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J Clin Sleep Med. 2013 Nov 15;9(11):1139-45. doi: 10.5664/jcsm.3152.

Is there a first night effect on sleep bruxism? A sleep laboratory study.

Author information

1
Department of Dentistry and Oral Surgery, Hyogo College of Medicine, Nishinomiya City, Hyogo, Japan ; Faculté de medicine dentaire, Université de Montréal, Montréal, Canada ; Centre d'étude du Sommeil et des Rythmes Biologiques, Hôpital du Sacré-Coeur de Montréal, Montréal, Canada.

Abstract

STUDY OBJECTIVES:

Sleep bruxism (SB) is reported to vary in frequency over time. The aim of this study was to assess the first night effect on SB.

METHODS:

A retrospective polysomnographic (PSG) analysis was performed of data from a sample of SB patients (12 females, 4 males; age range: 17-39 years) recorded in a sleep laboratory over 2 consecutive nights. Sleep parameters and jaw muscle activity variables (i.e., rhythmic masticatory muscle activity [RMMA]) for SB were quantified and compared between the 2 nights. Subjects were classified into groups according to severity of RMMA frequency, such as low frequency (2-4 episodes/h and/or < 25 bursts/h) and moderate-high frequency (≥ 4 episodes/h and ≥ 25 bursts/h).

RESULTS:

Overall, no first night effects were found for most sleep variables. However, total sleep time, sleep efficiency, and stage transitions showed significant time and group interactions (repeated measures ANOVAs, p ≤ 0.05). The RMMA episode index did not differ between the 2 nights, whereas the second night showed significantly higher burst index, bruxism time index, and mean burst duration (repeated measure ANOVAs, p ≤ 0.05). Five patients of 8 in the low frequency group were classified into the moderate-high frequency group on the second night, whereas only one patient in the moderate-high frequency group moved to the low frequency group.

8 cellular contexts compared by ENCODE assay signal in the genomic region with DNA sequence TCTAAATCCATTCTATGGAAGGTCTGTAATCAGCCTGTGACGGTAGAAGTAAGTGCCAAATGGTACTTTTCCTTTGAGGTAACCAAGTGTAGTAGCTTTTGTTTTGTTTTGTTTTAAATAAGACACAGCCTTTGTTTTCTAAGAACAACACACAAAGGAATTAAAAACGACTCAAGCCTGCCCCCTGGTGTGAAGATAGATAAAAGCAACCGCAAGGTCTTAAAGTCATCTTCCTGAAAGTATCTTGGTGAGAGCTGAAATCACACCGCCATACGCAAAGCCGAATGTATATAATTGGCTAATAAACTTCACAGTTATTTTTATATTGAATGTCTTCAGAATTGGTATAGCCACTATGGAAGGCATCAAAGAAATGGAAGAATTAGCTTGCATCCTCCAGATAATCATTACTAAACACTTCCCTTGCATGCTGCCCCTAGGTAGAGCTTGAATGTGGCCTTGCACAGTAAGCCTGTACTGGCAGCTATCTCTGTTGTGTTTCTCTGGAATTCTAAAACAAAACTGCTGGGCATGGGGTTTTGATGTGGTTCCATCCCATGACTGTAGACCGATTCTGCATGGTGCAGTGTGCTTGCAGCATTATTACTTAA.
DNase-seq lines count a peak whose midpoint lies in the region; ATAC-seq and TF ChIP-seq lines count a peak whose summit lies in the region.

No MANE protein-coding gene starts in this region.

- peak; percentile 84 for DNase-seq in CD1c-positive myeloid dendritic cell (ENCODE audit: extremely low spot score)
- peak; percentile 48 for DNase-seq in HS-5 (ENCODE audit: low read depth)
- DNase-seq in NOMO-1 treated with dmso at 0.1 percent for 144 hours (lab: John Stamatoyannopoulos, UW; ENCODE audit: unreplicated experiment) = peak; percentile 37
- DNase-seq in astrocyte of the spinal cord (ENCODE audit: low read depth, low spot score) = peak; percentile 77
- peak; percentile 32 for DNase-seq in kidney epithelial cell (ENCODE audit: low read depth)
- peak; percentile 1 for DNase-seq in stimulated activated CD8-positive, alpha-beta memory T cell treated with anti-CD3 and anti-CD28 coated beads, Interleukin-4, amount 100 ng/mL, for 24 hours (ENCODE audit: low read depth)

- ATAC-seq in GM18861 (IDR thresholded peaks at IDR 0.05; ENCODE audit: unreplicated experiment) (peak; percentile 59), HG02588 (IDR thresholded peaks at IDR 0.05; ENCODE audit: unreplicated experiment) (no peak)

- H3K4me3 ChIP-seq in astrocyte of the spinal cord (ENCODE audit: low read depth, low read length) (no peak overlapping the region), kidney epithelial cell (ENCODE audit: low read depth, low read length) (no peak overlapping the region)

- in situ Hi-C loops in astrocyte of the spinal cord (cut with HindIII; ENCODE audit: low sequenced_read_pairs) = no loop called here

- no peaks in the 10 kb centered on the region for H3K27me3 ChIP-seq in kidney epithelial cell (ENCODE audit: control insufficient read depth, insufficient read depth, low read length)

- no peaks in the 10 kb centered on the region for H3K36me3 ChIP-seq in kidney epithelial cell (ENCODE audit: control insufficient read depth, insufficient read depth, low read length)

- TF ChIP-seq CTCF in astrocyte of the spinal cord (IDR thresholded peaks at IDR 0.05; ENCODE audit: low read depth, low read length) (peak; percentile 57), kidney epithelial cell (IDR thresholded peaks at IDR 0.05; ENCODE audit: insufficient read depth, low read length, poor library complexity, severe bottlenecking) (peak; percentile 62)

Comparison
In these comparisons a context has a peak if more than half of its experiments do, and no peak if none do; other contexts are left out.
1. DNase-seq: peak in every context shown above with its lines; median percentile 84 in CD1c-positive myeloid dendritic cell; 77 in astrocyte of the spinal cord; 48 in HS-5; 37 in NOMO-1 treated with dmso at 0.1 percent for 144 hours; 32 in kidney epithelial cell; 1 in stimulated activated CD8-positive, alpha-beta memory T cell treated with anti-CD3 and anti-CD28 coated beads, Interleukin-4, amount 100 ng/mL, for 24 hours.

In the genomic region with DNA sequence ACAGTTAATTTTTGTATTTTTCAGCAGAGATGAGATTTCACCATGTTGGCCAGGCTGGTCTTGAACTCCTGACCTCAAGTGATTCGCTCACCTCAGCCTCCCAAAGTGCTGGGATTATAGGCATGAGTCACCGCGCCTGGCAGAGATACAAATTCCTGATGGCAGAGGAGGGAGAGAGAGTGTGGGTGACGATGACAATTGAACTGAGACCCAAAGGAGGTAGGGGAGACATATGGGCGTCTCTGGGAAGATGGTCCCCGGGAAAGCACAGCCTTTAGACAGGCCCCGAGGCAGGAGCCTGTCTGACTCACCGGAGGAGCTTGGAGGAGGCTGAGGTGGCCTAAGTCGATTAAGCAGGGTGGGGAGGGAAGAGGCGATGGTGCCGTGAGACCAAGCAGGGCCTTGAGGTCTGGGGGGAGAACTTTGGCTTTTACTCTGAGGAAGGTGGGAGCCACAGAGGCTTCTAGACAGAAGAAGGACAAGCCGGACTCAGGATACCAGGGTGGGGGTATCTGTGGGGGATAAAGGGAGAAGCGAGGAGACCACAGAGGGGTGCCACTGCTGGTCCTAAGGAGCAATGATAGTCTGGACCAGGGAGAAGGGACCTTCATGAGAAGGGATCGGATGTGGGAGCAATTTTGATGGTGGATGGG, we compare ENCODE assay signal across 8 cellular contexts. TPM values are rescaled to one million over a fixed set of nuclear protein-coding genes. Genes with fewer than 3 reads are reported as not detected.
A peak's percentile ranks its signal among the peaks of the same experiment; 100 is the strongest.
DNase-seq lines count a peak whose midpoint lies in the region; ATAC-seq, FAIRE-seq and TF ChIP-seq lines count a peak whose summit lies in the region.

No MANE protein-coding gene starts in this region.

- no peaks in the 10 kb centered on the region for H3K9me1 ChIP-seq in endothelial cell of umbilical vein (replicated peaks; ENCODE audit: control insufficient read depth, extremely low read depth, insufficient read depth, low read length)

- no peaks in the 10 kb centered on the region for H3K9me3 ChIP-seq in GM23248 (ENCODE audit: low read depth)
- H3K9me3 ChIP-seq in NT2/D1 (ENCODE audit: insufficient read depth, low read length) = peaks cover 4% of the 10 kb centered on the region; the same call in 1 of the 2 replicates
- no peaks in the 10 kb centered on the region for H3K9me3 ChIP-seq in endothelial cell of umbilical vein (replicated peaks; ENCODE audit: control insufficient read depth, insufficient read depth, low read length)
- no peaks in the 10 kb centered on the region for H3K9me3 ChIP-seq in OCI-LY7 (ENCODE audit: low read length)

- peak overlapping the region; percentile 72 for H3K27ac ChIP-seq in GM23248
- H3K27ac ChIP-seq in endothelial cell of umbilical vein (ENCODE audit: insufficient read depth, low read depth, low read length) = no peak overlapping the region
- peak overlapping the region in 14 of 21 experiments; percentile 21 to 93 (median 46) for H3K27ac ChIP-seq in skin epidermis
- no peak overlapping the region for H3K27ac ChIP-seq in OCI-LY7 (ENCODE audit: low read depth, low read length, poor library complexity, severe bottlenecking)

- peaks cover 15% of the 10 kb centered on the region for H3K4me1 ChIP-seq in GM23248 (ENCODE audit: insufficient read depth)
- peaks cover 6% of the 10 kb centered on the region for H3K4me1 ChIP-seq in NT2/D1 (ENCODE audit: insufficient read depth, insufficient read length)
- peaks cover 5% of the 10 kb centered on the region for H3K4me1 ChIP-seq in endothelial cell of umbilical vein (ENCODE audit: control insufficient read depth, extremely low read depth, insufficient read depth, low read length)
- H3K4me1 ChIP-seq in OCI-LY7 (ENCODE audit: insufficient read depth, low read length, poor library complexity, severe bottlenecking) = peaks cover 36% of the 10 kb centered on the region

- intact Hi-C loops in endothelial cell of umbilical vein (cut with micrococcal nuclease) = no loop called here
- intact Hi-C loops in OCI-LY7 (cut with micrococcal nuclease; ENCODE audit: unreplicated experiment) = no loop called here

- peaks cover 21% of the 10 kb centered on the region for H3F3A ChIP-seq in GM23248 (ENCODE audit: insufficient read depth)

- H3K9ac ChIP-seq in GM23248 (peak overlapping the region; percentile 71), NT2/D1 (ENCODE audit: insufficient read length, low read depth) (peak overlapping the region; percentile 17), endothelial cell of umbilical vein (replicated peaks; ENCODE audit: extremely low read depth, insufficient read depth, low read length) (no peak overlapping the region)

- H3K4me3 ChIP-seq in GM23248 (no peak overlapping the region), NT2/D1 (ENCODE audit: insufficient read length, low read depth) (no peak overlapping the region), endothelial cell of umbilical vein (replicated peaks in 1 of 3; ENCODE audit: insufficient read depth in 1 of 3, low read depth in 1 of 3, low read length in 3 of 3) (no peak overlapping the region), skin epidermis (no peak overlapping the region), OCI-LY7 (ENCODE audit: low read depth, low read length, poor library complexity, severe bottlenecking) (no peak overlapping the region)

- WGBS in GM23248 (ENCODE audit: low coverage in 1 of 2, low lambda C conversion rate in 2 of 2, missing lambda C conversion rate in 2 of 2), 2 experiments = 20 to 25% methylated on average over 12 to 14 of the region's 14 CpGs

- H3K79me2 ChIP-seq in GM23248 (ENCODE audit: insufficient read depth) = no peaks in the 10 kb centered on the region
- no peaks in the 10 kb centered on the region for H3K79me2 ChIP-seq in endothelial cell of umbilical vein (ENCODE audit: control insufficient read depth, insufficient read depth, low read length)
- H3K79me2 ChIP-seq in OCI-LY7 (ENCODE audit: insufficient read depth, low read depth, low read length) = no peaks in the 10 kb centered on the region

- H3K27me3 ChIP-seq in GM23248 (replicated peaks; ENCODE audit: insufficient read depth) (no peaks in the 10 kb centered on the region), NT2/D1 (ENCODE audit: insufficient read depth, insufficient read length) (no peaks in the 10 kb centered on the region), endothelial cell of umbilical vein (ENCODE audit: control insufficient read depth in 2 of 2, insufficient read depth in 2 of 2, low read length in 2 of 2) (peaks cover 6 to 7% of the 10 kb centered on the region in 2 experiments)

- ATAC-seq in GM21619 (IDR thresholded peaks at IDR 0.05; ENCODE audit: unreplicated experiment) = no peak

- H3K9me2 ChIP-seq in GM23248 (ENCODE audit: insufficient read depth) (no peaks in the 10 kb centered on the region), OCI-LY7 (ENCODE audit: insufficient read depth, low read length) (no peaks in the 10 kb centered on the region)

CONCLUSIONS:

The results showed no overall first night effect on severity of RMMA frequency in young and healthy patients with SB. In clinical practice, one-night sleep recording may be sufficient for moderate-high frequency SB patients. However, low RMMA frequency in the first night could be confirmed by a second night based on the patient's medical and dental history.

KEYWORDS:

Sleep bruxism; first night effect; polysomnography; rhythmic masticatory muscle activity; sleep laboratory

PMID:
24235894
PMCID:
PMC3805798
DOI:
10.5664/jcsm.3152
[Indexed for MEDLINE]
Free PMC Article

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